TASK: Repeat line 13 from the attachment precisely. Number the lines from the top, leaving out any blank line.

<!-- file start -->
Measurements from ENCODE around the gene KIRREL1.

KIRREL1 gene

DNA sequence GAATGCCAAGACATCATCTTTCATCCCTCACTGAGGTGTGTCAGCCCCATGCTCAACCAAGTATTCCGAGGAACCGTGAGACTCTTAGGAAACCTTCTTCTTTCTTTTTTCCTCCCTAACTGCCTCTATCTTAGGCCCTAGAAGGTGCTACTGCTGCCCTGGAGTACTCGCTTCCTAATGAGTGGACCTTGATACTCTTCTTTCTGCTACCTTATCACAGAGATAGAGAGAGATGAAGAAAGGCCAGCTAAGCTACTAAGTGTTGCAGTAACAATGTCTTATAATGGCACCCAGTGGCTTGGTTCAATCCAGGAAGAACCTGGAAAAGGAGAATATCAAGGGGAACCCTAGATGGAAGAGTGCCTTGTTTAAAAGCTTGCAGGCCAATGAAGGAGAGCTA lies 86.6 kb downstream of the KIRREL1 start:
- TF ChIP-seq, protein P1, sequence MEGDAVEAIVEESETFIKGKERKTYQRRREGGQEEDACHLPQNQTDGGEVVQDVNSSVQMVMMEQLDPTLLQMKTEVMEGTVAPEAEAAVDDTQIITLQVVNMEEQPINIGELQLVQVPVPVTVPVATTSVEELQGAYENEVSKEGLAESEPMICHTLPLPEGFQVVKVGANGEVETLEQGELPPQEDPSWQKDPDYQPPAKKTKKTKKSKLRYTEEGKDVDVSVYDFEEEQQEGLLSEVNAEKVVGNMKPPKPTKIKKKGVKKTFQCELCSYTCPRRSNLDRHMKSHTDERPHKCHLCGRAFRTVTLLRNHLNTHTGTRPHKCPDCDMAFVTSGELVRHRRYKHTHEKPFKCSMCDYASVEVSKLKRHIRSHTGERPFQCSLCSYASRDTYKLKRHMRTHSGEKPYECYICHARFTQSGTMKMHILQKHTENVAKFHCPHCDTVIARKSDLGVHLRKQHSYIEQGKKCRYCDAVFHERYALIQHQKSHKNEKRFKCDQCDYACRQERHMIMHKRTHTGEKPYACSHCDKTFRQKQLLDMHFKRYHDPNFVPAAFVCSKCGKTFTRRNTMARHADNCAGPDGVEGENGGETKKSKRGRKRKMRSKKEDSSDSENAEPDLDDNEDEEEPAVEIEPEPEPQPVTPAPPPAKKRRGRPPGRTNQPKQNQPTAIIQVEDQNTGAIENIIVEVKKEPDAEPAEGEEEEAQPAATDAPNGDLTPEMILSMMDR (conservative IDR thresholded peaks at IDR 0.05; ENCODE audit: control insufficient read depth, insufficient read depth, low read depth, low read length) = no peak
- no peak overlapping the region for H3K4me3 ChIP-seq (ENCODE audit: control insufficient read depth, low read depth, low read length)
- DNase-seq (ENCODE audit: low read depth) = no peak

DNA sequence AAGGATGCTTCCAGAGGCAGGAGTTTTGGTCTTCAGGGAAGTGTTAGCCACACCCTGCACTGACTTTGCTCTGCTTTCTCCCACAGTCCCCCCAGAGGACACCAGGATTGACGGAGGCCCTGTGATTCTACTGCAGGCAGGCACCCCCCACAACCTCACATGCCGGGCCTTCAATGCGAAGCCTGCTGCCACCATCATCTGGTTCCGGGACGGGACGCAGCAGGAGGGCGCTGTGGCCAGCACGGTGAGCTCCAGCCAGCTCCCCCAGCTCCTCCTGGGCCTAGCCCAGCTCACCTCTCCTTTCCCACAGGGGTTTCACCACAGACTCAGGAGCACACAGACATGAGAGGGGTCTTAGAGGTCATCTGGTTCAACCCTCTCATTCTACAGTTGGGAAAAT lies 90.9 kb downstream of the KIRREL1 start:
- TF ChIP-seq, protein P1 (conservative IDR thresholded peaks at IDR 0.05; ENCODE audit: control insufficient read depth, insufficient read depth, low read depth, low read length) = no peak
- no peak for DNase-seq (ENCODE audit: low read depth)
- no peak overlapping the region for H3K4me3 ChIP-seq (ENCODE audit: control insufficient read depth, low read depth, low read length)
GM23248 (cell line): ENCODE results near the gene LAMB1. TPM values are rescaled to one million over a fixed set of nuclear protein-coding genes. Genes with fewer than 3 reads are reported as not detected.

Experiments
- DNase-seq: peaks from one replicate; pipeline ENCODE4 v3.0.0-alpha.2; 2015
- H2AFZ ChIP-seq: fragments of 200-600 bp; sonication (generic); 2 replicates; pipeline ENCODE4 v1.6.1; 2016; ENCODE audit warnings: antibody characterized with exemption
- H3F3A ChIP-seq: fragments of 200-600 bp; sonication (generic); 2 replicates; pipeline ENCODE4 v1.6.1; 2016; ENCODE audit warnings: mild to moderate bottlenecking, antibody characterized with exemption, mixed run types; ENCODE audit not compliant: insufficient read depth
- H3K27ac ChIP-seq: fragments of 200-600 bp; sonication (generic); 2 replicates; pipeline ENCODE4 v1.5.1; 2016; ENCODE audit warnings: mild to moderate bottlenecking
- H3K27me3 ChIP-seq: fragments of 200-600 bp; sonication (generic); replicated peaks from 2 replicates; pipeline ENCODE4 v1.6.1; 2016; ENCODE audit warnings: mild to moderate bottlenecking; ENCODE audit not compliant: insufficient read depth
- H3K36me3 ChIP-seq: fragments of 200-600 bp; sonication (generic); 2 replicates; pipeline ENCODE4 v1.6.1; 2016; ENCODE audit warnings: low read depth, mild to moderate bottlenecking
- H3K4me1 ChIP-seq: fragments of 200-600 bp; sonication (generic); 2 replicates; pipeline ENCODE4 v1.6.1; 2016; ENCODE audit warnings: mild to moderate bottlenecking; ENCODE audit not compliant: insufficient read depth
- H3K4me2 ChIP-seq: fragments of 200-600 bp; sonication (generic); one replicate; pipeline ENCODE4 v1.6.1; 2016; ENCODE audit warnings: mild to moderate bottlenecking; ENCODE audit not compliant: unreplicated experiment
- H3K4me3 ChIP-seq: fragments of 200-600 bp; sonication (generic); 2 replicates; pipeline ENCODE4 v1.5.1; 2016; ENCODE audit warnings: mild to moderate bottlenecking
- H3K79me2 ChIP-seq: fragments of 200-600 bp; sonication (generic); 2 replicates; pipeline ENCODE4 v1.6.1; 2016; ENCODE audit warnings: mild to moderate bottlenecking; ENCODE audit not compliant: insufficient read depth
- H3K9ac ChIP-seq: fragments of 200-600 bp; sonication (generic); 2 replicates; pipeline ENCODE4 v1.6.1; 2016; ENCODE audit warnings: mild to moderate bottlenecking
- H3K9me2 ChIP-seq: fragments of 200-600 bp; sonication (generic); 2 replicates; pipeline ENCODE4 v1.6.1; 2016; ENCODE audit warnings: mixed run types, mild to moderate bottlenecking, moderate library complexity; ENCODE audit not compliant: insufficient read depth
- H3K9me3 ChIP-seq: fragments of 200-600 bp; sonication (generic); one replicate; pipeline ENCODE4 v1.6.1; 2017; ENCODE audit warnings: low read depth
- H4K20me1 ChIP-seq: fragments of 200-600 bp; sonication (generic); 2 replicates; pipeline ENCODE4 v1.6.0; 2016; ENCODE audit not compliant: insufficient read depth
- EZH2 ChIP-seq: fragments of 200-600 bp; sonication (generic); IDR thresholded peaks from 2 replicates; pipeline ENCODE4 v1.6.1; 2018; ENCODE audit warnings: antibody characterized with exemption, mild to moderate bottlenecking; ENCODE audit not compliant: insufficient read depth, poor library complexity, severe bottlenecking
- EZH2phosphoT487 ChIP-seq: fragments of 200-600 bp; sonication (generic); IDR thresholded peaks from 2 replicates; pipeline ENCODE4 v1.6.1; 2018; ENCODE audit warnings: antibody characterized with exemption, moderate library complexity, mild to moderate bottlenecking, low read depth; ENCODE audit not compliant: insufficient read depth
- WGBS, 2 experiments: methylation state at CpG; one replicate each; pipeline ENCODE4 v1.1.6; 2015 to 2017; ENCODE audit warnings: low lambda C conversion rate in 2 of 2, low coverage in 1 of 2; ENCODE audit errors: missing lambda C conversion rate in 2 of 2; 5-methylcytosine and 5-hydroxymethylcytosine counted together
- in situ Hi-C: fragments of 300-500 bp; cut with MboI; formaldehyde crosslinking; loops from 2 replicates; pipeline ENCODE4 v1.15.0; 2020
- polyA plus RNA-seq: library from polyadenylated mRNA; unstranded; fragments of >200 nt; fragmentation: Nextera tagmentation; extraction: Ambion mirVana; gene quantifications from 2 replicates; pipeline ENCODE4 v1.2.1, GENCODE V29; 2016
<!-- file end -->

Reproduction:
- DNase-seq: peaks from one replicate; pipeline ENCODE4 v3.0.0-alpha.2; 2015